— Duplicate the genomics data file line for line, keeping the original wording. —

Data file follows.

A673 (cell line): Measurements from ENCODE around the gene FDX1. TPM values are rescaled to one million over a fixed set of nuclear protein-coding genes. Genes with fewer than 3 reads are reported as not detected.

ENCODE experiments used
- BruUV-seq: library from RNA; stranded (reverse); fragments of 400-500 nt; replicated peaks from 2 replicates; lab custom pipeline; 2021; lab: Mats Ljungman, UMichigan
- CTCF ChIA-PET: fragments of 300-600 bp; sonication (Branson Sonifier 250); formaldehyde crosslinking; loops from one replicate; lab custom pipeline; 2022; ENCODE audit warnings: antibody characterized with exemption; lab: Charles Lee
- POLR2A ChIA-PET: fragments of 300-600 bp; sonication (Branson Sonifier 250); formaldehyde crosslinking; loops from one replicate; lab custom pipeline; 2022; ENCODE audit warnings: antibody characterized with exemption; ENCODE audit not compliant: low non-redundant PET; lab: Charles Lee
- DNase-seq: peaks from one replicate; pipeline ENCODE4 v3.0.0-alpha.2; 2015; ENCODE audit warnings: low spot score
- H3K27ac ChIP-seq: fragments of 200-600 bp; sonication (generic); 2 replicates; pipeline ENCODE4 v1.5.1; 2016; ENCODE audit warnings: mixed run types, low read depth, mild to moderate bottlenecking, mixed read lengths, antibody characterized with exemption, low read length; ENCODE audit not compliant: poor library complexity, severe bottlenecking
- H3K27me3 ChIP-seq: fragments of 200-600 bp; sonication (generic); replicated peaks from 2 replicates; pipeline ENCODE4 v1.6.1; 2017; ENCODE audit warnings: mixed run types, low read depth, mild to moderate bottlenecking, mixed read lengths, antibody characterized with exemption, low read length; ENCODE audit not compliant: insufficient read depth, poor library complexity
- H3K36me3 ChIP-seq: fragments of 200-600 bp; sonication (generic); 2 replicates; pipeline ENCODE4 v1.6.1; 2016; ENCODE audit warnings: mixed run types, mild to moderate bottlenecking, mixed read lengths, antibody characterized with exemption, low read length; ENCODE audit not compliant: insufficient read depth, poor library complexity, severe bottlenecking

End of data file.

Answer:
A673 (cell line): Measurements from ENCODE around the gene FDX1. TPM values are rescaled to one million over a fixed set of nuclear protein-coding genes. Genes with fewer than 3 reads are reported as not detected.

ENCODE experiments used
- BruUV-seq: library from RNA; stranded (reverse); fragments of 400-500 nt; replicated peaks from 2 replicates; lab custom pipeline; 2021; lab: Mats Ljungman, UMichigan
- CTCF ChIA-PET: fragments of 300-600 bp; sonication (Branson Sonifier 250); formaldehyde crosslinking; loops from one replicate; lab custom pipeline; 2022; ENCODE audit warnings: antibody characterized with exemption; lab: Charles Lee
- POLR2A ChIA-PET: fragments of 300-600 bp; sonication (Branson Sonifier 250); formaldehyde crosslinking; loops from one replicate; lab custom pipeline; 2022; ENCODE audit warnings: antibody characterized with exemption; ENCODE audit not compliant: low non-redundant PET; lab: Charles Lee
- DNase-seq: peaks from one replicate; pipeline ENCODE4 v3.0.0-alpha.2; 2015; ENCODE audit warnings: low spot score
- H3K27ac ChIP-seq: fragments of 200-600 bp; sonication (generic); 2 replicates; pipeline ENCODE4 v1.5.1; 2016; ENCODE audit warnings: mixed run types, low read depth, mild to moderate bottlenecking, mixed read lengths, antibody characterized with exemption, low read length; ENCODE audit not compliant: poor library complexity, severe bottlenecking
- H3K27me3 ChIP-seq: fragments of 200-600 bp; sonication (generic); replicated peaks from 2 replicates; pipeline ENCODE4 v1.6.1; 2017; ENCODE audit warnings: mixed run types, low read depth, mild to moderate bottlenecking, mixed read lengths, antibody characterized with exemption, low read length; ENCODE audit not compliant: insufficient read depth, poor library complexity
- H3K36me3 ChIP-seq: fragments of 200-600 bp; sonication (generic); 2 replicates; pipeline ENCODE4 v1.6.1; 2016; ENCODE audit warnings: mixed run types, mild to moderate bottlenecking, mixed read lengths, antibody characterized with exemption, low read length; ENCODE audit not compliant: insufficient read depth, poor library complexity, severe bottlenecking